"4. Files and data on seizures made under FIFRA, including multiple seizures. "5. Files and data on violations recommended for prosecution under FIFRA.

*6. Files and data on the process of citation for violations of FIFRA: files supporting citations, the letters of citation themselves, all responses by each manufacturer to such citations, follow-up action by PRD.

7. Files and data on the recall process: general procedures for recall and the file in each case where recall was employed. Each recall file should include all actions by the manufacturer, all supervision by PRD, quantity and location of the product recalled, and memoranda which indicate the effectiveness or completeness of the recall action.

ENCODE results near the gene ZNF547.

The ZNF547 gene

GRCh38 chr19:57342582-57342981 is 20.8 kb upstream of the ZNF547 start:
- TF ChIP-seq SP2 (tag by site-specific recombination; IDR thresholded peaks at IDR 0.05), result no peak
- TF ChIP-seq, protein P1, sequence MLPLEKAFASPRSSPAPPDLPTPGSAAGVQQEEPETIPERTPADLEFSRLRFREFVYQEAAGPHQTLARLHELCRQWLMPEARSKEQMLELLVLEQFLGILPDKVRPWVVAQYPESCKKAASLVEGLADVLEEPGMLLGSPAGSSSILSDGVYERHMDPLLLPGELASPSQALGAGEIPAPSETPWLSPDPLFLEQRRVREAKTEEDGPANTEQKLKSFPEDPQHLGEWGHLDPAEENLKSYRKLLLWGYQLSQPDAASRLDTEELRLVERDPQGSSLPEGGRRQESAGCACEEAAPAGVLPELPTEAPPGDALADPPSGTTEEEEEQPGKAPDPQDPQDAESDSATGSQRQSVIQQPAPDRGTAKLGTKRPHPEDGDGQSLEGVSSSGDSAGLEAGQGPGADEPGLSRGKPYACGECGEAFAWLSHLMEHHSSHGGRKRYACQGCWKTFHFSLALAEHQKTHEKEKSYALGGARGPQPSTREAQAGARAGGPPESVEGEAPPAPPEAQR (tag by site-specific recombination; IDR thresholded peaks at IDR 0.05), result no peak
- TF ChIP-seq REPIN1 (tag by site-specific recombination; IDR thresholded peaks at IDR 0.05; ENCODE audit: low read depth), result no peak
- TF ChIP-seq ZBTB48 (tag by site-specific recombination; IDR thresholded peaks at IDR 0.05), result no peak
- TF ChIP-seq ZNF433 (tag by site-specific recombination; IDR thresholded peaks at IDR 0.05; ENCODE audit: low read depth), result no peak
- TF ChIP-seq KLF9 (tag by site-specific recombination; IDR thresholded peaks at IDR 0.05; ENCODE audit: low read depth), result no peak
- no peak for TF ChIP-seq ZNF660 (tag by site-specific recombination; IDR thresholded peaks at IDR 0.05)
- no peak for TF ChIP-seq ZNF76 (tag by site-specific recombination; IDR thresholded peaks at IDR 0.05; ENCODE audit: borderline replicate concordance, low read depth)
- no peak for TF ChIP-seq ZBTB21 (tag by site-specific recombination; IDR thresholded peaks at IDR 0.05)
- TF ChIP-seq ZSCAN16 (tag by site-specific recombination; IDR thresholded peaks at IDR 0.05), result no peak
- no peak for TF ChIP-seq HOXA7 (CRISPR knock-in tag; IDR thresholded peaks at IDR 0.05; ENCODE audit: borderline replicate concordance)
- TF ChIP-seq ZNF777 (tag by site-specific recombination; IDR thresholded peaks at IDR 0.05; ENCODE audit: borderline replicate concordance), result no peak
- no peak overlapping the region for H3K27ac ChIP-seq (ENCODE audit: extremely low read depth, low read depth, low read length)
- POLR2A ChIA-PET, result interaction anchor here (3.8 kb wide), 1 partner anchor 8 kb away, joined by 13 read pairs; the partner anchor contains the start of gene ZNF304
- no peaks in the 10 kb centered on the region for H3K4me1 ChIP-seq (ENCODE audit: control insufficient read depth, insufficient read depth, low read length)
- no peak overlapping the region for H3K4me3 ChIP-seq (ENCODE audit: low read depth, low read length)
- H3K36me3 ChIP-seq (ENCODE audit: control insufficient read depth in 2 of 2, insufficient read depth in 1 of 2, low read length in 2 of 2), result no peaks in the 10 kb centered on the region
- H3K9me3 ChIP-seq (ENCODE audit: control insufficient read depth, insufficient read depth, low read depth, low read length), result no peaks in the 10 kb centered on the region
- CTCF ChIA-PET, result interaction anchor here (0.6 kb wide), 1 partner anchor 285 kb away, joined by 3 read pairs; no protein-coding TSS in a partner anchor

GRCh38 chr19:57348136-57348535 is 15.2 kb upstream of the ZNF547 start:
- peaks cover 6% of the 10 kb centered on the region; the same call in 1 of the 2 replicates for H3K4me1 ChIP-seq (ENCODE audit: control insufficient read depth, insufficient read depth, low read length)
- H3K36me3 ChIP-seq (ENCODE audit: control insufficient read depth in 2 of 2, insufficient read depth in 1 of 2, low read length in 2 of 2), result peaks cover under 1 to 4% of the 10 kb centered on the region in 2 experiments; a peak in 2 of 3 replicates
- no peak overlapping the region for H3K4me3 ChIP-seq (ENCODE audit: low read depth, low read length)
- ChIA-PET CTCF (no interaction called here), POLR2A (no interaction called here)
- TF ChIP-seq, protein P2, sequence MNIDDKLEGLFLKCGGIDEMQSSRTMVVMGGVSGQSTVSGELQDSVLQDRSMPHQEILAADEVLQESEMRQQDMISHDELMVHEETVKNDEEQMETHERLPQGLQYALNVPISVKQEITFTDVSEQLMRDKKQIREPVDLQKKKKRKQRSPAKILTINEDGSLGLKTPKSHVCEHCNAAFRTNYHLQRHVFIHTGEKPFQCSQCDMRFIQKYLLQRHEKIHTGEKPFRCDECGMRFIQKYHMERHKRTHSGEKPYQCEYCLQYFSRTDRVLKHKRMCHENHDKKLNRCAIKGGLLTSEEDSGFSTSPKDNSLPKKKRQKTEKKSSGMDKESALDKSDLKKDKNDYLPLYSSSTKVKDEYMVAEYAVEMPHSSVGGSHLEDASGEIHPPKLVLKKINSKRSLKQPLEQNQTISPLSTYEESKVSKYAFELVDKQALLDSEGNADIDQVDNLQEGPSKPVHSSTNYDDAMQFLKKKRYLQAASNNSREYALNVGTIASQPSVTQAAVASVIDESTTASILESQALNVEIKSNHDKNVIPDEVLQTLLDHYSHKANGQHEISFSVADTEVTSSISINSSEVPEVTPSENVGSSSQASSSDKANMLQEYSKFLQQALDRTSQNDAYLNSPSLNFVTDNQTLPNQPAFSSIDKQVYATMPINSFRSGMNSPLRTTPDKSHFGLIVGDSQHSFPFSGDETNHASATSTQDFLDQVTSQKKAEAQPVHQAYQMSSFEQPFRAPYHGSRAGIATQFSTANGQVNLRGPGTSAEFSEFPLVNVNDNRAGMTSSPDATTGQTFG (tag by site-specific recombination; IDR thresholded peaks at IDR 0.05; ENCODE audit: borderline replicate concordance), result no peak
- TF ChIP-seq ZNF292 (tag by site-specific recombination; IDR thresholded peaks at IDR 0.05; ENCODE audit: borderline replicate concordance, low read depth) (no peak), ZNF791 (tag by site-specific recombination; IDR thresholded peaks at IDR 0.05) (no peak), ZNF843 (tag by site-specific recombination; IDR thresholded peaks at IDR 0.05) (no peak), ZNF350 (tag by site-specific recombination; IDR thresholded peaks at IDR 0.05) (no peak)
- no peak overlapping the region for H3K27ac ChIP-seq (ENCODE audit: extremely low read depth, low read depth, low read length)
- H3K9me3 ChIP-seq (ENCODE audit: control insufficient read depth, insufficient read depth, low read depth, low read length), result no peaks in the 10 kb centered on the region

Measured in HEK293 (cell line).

“11. Files and data our any intra- or inter-departmental committees or study groups which may have made recommendations concerning pesticide regulation.

"12. Files and data on the Interdepartmental Committee on Pesticides and its working group, together with minutes of all meetings and all recommendations made at such meetings.

"14. Please give us a list of specific reports which cannot be made available under the Freedom of Information Act."